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  • Writer's pictureShawn Thornton

Your God-Given Gifts

Saturday - April 24th

Scripture to Read Today: 1 Peter 4:7-11


Each of you should use whatever gift you have received to serve others, as faithful stewards of God's grace in its various forms.

1 Peter 4:10

As traveling by car, especially on highways, became a central part of American society by the 1960s, so did accidental injuries and preventable deaths due to inadequate emergency medical care after car accidents. Doctors found themselves overextended and unable to help with the growing crisis. New medical workers were needed to take some of the triage efforts and pre-diagnostic tasks off the doctors' plates. Around the same time, military medics returning from medical service in Vietnam provided a new blueprint for emergency medical care back home in the states.

Until the mid-1960s, most medical first responders were funeral home workers doing double duty. Hearses, when not being used to transport the dead, were used as ambulances. Drivers were young and had basic first aid training. My father worked in a local funeral home in my hometown of Mishawaka, Indiana, soon after his high school graduation. He was one of these local, early first responders.

A 1966 National Academy of Sciences report entitled "Accidental Death and Disability: The Neglected Disease of Modern Society" revealed some eye-opening findings. The funeral home drivers who acted as first responders had a wide range of experiences responding to accidents. Consistent and standardized treatment protocols were lacking, and so was efficient transportation to and from the scene of an emergency.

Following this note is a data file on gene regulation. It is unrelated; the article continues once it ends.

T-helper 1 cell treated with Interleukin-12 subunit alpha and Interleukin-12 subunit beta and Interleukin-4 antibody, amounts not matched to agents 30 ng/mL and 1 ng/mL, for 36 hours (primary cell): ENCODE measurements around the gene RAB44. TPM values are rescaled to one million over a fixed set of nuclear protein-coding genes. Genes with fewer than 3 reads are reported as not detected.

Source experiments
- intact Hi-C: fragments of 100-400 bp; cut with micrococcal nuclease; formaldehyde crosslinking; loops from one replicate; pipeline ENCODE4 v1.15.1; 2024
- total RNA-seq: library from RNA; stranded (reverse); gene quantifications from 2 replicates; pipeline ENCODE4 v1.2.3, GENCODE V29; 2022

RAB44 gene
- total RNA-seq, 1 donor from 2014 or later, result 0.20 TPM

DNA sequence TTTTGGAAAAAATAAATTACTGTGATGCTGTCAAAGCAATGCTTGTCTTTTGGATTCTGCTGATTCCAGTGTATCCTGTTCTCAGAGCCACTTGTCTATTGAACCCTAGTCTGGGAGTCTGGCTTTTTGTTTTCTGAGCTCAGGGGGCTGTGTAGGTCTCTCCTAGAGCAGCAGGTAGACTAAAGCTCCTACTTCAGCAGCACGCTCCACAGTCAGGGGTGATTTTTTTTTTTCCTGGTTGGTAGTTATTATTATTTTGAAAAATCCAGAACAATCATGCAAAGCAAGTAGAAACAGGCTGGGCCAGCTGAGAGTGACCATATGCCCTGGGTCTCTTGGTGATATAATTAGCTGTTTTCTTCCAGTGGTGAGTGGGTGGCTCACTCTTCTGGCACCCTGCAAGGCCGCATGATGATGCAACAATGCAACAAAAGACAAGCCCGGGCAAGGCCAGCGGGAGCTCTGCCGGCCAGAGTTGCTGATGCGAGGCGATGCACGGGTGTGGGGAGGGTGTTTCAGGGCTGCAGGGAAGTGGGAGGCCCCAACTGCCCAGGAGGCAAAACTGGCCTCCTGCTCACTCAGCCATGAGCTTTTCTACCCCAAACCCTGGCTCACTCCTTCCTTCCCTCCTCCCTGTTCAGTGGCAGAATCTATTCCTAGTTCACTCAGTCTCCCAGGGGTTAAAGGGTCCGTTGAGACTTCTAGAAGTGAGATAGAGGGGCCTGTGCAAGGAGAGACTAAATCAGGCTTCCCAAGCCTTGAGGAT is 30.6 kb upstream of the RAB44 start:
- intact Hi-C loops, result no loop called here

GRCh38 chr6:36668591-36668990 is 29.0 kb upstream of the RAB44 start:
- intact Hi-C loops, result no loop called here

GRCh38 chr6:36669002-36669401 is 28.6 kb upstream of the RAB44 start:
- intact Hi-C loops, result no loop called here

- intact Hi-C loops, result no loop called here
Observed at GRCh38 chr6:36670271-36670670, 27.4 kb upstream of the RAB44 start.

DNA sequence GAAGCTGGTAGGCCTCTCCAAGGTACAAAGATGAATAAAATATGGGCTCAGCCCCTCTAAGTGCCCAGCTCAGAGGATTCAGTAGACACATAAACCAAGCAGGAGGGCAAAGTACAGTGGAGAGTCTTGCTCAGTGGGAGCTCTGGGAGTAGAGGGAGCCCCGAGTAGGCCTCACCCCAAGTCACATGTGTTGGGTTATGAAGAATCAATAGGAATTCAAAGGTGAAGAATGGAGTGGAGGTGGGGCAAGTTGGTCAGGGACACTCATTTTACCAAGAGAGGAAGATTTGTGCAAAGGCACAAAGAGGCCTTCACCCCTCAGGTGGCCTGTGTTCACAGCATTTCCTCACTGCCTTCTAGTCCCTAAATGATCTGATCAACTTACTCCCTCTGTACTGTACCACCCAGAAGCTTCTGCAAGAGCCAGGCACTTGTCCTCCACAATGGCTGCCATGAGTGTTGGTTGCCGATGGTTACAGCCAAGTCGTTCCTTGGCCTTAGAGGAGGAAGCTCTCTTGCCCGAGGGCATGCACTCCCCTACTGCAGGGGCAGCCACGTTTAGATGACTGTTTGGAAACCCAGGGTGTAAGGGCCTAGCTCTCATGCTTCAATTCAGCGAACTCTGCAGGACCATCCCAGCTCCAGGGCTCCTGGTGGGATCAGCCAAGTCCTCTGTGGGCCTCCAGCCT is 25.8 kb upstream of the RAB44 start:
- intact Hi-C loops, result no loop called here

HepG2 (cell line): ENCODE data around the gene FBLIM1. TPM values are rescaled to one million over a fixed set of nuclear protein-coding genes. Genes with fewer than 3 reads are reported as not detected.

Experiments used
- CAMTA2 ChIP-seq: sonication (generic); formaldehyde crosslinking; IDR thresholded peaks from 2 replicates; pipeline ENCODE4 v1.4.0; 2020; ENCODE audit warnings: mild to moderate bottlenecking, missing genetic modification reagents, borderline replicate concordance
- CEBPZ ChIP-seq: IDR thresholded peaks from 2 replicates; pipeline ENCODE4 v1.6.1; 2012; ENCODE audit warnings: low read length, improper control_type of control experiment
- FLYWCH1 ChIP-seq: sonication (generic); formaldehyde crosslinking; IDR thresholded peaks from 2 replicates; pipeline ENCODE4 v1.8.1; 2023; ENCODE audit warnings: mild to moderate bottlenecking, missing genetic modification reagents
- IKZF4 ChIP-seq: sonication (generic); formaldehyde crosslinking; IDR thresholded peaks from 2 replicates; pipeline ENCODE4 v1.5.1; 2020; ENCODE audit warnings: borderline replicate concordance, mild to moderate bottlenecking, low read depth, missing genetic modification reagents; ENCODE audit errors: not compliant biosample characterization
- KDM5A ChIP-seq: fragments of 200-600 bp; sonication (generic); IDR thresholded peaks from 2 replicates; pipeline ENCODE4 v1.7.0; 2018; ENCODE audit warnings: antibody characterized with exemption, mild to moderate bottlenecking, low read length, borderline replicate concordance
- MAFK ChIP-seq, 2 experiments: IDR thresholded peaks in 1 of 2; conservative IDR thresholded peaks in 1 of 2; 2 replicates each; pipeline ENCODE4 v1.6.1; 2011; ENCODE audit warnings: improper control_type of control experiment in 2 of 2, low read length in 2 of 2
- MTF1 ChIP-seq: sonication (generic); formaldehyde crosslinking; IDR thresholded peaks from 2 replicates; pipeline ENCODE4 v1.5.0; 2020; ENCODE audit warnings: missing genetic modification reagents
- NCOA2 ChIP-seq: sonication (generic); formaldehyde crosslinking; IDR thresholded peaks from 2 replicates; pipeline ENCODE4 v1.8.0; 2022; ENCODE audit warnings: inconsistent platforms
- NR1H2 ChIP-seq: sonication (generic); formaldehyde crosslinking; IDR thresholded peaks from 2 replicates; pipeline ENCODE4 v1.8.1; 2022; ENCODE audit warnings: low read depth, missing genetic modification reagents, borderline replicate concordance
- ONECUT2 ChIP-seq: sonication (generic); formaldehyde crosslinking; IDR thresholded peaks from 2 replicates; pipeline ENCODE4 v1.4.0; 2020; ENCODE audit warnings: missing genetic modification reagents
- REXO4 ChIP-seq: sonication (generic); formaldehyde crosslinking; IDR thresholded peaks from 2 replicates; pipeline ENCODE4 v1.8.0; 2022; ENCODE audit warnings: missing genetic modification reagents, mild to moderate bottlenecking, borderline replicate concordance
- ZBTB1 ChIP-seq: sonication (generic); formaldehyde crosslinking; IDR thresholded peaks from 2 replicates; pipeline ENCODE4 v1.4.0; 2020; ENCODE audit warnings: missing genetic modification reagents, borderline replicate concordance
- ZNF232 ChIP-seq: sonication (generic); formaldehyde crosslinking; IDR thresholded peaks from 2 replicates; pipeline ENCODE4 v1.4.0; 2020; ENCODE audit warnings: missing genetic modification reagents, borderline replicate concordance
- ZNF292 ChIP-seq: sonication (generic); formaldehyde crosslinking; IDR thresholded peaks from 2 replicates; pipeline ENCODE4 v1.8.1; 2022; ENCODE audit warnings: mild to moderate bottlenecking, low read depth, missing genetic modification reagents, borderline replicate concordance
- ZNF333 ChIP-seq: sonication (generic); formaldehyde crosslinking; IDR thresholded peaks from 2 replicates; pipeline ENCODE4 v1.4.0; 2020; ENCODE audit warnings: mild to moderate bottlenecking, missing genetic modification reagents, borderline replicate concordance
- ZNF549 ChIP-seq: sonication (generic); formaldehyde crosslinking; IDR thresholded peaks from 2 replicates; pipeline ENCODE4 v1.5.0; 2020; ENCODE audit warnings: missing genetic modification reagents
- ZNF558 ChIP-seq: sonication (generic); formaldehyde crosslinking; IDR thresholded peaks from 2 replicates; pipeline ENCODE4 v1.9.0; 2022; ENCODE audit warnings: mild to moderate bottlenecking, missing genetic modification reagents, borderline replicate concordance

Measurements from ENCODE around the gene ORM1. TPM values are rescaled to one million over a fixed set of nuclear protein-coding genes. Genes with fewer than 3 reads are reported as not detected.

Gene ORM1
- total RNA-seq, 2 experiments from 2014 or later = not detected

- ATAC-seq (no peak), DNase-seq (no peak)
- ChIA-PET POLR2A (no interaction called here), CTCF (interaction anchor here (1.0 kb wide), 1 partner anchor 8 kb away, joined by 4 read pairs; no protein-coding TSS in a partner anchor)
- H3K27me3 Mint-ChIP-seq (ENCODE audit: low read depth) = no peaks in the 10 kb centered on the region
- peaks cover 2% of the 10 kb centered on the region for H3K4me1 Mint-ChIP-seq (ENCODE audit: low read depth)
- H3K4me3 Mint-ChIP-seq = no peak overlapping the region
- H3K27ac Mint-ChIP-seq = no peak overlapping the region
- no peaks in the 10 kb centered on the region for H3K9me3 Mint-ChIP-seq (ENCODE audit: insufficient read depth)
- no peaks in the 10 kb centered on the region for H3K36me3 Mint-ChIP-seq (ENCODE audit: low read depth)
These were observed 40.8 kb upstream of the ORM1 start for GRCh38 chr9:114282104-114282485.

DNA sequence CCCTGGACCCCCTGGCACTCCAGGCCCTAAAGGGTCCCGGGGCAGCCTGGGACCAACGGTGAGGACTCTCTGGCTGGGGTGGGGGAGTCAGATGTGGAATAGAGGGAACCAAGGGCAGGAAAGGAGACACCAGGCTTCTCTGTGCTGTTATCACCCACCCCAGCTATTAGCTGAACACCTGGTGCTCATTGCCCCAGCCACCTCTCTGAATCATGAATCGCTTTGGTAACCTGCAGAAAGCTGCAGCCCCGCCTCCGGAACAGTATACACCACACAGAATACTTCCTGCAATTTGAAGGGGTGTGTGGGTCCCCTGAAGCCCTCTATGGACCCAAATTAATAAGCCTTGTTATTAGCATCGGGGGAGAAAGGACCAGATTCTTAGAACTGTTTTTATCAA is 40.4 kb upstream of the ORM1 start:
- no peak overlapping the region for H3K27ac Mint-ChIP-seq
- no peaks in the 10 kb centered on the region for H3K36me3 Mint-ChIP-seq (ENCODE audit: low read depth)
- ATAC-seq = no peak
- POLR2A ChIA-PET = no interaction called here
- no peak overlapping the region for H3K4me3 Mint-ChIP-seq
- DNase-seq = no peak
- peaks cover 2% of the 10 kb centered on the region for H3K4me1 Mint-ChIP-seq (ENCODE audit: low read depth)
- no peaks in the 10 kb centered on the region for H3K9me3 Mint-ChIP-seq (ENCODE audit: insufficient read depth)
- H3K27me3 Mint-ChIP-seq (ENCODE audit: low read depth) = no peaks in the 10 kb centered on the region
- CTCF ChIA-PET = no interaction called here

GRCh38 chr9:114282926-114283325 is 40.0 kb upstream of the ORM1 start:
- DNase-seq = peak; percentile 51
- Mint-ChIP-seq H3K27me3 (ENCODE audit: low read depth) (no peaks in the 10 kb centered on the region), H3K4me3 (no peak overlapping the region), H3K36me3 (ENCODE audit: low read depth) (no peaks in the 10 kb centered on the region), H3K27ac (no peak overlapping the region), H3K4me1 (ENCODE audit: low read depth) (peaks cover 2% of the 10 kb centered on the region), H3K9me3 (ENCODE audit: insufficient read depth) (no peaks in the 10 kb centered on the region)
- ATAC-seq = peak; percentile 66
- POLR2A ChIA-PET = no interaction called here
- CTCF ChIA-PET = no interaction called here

The 1966 report suggested the United States needed a corps of emergency medical first responders. Just as various state legislatures and federal agencies began to form necessary structures to create local EMS (Emergency Medical Services), Vietnam veterans began to return home.

Former Vietnam War medics formed the core of early Emergency Medical Services in local communities across the United States. Their war training and experience provided a good foundation for a system and culture of medical first responders. They had so much more to offer than the untrained funeral home workers of the early 1960s. The war medics helped address the growing realization of researchers that the wounded in combat in Vietnam actually had a better chance of survival than those getting injured in car accidents in the U.S.

The former war medics used the gifts they had been given during their time overseas. They used their training, skills, and experiences to help states and communities across the U.S. develop highly effective Emergency Medical Services. Today, their use of their gifts allows us the privilege of having the finest Emergency Medical Services in the world.

1 Peter 4:7-11 encourages us to engage with one another in such a way that we love each other, and we use our gifts to edify one another. "Each of you should use whatever gift you have received to serve others, as faithful stewards of God's grace in its various forms" (1 Peter 4:10). Rather than watching God and others work, we are called on by God to serve others. We cannot sit back and merely observe or absorb. We need to engage.

Like the Vietnam War medical veterans, we should use our past experiences, training, and resources to build up others. What can you use? What experiences, training, and resources are gifts you have to help others?

We should press into God's work. We should use our God-given gifts for the good of others and God's glory!


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